Our attorneys have spent thousands of hours preparing compensation program claims packets for funds across the country. We have a unique understanding of how to assemble supporting documents and present your case in a manner that gives the claims administrators the best and most complete information necessary to evaluate your claim.
Question: What is a “claims packet?”
The claims packet is a 6 to 10 page form generated by Mr. Feinberg’s office. The length – and the questions asked – vary by diocese. Typically the packet asks for some basic information about you and your background. Of course, it also requests information about your sexual abuse experience and how it has affected you. It is these two areas that are the most important to the ICP administrators, for various reasons – and that is exactly why you should consult with an attorney before you try to do anything on your own.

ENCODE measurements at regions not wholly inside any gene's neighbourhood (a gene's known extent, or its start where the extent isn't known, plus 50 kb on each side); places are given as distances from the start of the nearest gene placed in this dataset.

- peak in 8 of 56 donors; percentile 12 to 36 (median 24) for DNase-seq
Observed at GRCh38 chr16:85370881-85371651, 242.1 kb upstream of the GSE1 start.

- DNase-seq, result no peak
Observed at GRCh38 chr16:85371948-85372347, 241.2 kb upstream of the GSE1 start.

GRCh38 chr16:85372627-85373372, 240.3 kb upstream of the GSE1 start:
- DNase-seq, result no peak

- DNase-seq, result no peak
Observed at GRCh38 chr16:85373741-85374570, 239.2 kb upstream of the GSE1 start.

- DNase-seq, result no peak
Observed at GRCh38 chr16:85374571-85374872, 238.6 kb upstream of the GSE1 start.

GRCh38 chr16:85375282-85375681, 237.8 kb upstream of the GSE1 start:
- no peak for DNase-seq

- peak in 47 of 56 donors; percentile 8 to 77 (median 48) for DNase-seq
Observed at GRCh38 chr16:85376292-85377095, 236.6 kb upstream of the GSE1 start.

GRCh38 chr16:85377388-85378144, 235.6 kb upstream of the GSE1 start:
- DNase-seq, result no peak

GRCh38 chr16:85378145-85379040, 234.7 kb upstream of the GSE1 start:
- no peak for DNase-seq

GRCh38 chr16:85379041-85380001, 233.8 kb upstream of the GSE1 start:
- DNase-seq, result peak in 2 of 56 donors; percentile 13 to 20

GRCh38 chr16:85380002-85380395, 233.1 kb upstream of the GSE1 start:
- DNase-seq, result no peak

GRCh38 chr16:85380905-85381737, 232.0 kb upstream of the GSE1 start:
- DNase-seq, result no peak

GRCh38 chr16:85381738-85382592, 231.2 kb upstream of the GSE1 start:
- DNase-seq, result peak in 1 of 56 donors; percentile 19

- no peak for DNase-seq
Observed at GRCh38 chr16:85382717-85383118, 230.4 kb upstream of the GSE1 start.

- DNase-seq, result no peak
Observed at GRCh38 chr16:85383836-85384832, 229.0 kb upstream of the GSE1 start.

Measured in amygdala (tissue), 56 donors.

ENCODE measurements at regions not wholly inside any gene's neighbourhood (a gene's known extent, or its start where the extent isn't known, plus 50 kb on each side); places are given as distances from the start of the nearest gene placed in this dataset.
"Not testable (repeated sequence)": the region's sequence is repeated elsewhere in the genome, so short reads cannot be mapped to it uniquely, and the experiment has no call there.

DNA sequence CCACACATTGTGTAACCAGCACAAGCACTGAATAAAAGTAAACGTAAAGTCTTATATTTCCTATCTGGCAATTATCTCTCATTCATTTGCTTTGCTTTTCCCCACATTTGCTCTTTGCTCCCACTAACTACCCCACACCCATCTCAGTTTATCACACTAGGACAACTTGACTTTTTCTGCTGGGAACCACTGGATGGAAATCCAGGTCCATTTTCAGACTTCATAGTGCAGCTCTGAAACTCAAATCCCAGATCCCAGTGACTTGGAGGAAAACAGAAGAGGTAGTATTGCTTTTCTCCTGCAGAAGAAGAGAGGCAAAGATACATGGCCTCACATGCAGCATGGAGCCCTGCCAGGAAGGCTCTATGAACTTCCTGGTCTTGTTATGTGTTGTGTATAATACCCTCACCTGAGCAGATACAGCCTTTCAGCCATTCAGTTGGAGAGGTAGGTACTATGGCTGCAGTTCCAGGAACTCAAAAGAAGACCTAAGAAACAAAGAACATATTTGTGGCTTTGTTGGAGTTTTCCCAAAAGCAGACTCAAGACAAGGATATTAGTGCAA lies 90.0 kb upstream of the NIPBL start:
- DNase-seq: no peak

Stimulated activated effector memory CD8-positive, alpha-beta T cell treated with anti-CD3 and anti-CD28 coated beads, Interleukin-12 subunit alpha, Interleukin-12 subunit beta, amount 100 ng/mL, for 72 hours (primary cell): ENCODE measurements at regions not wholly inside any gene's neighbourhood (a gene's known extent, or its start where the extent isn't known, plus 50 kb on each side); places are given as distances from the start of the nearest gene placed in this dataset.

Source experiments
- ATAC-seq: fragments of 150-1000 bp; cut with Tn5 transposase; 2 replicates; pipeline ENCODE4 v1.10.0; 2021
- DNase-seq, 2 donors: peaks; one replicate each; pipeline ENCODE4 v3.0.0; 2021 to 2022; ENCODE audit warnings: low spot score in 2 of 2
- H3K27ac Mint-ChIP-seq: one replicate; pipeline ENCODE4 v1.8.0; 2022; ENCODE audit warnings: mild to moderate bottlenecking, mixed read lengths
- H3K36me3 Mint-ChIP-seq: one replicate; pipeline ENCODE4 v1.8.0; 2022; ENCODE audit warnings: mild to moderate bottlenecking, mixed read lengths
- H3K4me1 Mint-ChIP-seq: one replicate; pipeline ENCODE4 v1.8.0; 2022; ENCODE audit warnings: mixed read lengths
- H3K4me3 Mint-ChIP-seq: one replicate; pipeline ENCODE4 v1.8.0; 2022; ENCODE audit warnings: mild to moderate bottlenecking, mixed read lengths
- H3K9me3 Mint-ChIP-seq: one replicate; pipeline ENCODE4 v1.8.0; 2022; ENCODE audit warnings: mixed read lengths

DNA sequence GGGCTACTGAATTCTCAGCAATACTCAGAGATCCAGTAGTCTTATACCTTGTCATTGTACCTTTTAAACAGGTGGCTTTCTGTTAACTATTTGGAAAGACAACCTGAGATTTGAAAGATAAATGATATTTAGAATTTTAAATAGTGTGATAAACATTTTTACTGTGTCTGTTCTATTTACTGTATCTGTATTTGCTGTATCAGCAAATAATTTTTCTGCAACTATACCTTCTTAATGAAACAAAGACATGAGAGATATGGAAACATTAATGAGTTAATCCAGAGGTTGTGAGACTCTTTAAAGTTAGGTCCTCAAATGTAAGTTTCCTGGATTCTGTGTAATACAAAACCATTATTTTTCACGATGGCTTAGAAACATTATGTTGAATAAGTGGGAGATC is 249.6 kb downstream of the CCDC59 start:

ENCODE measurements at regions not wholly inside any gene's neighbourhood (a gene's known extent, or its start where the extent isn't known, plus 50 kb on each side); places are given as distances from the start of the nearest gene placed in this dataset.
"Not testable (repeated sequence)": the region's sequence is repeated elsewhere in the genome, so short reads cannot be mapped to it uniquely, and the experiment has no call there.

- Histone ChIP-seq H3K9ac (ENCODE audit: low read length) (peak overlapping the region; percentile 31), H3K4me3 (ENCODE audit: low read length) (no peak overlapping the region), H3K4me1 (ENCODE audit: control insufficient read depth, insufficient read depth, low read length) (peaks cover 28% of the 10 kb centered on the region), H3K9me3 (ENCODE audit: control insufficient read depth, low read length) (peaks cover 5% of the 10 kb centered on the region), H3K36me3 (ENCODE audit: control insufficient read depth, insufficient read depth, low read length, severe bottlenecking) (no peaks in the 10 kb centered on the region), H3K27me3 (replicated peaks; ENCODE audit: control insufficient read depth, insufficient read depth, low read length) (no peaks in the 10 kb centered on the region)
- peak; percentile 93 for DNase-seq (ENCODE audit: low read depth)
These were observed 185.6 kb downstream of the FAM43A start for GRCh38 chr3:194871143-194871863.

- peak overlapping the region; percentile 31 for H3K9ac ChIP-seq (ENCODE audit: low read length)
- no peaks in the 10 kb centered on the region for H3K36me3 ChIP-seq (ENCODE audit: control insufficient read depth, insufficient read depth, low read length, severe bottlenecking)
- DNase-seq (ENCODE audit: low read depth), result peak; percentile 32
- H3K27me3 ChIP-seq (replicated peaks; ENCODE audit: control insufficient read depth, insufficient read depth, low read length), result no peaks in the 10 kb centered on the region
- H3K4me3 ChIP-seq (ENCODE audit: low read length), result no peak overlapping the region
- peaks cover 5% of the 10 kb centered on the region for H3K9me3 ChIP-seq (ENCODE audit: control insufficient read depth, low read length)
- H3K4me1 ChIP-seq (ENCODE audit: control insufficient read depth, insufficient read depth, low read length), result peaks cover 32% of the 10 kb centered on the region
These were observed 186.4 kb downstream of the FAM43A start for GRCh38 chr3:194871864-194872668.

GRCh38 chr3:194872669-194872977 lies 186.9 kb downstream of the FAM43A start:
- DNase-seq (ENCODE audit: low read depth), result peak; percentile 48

Question: How long does the ICP take?
According to the ICP’s written protocols, settlement offers will be made to claimants within 90 days of filing a completed claims packet with administrators, in most cases. Claims will be paid within approximately two weeks from the time the offer is accepted by the claimant.
Question: I didn’t get a claims packet in the mail but I think I am eligible for the ICP. What should I do?